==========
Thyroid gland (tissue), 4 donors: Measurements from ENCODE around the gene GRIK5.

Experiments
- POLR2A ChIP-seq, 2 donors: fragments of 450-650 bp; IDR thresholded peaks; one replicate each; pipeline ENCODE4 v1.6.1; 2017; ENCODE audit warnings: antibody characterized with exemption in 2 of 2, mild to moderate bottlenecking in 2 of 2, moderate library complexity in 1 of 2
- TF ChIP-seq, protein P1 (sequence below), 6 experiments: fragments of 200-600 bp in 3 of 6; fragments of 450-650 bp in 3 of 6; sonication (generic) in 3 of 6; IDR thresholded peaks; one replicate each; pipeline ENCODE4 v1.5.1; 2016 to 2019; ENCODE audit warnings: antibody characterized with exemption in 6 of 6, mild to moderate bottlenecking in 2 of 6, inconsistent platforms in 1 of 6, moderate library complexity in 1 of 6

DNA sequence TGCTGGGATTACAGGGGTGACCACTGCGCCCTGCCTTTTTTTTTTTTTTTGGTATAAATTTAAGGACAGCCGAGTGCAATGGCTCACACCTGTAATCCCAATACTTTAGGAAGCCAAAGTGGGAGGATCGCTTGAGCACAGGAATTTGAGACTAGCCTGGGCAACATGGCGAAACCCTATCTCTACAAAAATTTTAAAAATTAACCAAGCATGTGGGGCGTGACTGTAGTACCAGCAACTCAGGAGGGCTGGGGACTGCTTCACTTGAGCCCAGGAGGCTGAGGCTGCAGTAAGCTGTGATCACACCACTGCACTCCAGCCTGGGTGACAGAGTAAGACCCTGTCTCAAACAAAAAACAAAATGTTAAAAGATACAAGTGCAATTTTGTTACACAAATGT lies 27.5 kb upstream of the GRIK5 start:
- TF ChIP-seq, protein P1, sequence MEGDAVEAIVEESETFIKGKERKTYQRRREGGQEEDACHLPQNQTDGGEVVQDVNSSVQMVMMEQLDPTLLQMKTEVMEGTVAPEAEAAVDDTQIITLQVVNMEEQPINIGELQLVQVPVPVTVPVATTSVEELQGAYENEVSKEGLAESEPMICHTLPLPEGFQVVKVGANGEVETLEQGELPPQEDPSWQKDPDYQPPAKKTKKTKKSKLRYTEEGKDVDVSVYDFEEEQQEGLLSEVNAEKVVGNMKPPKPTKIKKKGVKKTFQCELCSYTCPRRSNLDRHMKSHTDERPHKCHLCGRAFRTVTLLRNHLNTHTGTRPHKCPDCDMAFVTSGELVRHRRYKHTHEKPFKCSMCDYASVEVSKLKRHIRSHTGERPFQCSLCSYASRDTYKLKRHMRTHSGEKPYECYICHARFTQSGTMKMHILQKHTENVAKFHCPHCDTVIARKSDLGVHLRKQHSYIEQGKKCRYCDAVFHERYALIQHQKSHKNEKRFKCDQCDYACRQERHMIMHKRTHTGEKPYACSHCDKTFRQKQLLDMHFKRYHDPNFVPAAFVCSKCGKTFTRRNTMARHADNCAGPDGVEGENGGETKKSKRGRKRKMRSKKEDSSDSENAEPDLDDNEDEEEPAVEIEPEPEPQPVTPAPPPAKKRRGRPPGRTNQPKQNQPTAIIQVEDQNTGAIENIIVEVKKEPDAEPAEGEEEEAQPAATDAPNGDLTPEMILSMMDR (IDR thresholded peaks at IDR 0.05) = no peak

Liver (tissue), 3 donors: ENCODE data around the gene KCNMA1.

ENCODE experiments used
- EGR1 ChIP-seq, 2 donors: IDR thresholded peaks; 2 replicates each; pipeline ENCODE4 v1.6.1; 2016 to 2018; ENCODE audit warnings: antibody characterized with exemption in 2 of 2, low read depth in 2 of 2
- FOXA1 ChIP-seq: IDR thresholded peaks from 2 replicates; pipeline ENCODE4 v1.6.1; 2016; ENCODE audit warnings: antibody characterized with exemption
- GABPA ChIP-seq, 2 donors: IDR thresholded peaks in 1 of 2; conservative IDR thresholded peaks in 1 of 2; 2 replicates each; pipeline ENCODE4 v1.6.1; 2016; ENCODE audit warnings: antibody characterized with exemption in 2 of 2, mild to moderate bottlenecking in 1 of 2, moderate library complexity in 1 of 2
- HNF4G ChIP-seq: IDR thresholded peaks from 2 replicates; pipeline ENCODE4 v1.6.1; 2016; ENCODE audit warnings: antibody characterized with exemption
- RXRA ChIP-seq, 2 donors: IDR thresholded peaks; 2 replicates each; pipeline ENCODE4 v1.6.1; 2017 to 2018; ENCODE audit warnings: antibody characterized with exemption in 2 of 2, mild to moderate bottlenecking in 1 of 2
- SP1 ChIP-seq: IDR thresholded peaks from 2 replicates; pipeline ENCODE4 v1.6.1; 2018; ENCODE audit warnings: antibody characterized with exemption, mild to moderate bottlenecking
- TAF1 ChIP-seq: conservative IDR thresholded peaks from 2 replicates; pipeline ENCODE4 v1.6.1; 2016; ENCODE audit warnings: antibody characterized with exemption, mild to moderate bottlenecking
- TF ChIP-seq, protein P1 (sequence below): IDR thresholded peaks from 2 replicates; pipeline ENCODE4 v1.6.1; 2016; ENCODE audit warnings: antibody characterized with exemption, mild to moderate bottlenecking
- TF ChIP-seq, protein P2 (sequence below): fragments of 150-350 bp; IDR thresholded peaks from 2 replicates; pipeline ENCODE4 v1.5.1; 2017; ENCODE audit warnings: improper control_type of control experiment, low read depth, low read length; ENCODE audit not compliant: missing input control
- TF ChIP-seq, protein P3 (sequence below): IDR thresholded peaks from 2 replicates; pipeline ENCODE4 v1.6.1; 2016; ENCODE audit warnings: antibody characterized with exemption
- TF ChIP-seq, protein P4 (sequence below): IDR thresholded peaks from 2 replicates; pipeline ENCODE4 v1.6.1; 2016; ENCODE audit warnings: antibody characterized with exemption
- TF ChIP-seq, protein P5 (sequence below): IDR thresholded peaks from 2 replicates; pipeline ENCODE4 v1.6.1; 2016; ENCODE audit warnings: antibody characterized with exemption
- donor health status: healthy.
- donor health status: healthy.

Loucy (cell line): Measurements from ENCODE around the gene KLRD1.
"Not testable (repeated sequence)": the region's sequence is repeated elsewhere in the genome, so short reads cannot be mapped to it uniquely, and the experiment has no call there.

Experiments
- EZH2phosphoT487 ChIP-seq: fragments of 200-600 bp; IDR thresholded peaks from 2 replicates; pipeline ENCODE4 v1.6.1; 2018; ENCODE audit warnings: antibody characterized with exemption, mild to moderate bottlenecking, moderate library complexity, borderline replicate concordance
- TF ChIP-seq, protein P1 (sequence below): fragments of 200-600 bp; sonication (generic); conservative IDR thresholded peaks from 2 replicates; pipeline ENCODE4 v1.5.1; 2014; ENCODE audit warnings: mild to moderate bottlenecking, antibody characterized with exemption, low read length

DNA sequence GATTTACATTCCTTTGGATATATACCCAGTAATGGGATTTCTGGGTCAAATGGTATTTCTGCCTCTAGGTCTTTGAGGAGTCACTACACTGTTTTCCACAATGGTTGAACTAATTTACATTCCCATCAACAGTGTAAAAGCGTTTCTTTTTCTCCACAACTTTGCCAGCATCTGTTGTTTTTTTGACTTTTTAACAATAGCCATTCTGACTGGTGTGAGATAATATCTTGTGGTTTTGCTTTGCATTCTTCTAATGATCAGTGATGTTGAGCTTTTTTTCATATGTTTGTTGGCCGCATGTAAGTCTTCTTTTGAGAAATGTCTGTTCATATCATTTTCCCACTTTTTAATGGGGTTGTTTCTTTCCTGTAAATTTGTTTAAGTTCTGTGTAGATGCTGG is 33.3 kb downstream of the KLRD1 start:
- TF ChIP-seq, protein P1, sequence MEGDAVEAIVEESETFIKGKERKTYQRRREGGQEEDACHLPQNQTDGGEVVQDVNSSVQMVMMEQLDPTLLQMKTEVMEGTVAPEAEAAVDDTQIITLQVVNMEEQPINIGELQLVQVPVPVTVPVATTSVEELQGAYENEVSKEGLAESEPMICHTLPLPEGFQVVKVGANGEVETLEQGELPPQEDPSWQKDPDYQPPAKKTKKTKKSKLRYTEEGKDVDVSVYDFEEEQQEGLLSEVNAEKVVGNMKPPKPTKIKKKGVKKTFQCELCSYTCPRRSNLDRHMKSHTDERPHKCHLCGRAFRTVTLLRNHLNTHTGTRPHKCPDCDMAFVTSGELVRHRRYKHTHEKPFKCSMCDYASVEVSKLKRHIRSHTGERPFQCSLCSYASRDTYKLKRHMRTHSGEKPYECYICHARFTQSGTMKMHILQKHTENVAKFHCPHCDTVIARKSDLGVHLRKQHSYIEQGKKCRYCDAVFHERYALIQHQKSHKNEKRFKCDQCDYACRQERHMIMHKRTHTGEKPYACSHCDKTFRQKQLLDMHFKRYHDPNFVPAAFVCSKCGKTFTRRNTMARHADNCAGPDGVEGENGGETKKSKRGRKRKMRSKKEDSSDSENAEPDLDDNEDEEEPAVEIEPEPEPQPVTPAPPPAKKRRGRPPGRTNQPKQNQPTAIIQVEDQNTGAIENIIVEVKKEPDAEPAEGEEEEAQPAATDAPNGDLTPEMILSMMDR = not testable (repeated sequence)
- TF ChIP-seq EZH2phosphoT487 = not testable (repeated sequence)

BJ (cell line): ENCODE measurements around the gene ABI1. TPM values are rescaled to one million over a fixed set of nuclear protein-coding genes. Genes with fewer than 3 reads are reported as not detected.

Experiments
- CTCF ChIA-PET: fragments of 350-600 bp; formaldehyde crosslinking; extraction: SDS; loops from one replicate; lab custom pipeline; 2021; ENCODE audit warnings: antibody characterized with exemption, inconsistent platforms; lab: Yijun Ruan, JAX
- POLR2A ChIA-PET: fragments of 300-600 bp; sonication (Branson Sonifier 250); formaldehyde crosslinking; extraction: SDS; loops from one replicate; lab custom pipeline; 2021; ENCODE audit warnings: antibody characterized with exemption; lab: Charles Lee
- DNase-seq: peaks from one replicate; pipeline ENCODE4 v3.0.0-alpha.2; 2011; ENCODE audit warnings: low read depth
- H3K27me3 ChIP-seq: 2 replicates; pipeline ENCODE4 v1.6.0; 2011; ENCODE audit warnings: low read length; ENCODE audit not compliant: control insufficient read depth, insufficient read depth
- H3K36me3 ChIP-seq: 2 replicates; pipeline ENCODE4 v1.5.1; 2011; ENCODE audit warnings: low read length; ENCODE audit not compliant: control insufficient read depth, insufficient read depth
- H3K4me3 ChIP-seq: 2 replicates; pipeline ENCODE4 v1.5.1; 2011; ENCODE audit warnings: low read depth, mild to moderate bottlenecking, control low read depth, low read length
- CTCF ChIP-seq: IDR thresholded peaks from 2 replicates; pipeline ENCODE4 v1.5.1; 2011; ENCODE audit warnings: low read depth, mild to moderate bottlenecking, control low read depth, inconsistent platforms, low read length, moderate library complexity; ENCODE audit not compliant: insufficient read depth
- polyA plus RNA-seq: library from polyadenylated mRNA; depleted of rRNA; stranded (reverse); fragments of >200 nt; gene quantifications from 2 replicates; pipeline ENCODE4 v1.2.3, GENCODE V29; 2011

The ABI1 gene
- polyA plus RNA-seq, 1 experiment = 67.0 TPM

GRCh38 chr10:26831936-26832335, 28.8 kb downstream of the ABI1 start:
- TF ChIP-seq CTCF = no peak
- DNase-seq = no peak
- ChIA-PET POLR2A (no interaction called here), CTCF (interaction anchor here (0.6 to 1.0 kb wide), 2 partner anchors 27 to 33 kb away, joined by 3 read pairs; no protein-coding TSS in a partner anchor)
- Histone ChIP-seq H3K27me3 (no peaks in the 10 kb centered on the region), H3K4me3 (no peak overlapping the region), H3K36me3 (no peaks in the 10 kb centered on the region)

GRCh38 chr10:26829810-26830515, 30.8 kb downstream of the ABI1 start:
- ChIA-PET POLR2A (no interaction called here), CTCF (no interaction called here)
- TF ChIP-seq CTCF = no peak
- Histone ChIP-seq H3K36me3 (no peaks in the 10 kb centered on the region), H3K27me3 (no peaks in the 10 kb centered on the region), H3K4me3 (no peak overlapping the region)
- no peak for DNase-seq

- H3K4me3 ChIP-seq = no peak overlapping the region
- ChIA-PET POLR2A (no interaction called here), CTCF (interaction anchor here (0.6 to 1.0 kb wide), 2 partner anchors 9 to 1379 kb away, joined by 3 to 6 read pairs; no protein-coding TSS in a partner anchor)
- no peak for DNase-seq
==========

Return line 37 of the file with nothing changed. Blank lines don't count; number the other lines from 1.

- H3K36me3 ChIP-seq: 2 replicates; pipeline ENCODE4 v1.5.1; 2011; ENCODE audit warnings: low read length; ENCODE audit not compliant: control insufficient read depth, insufficient read depth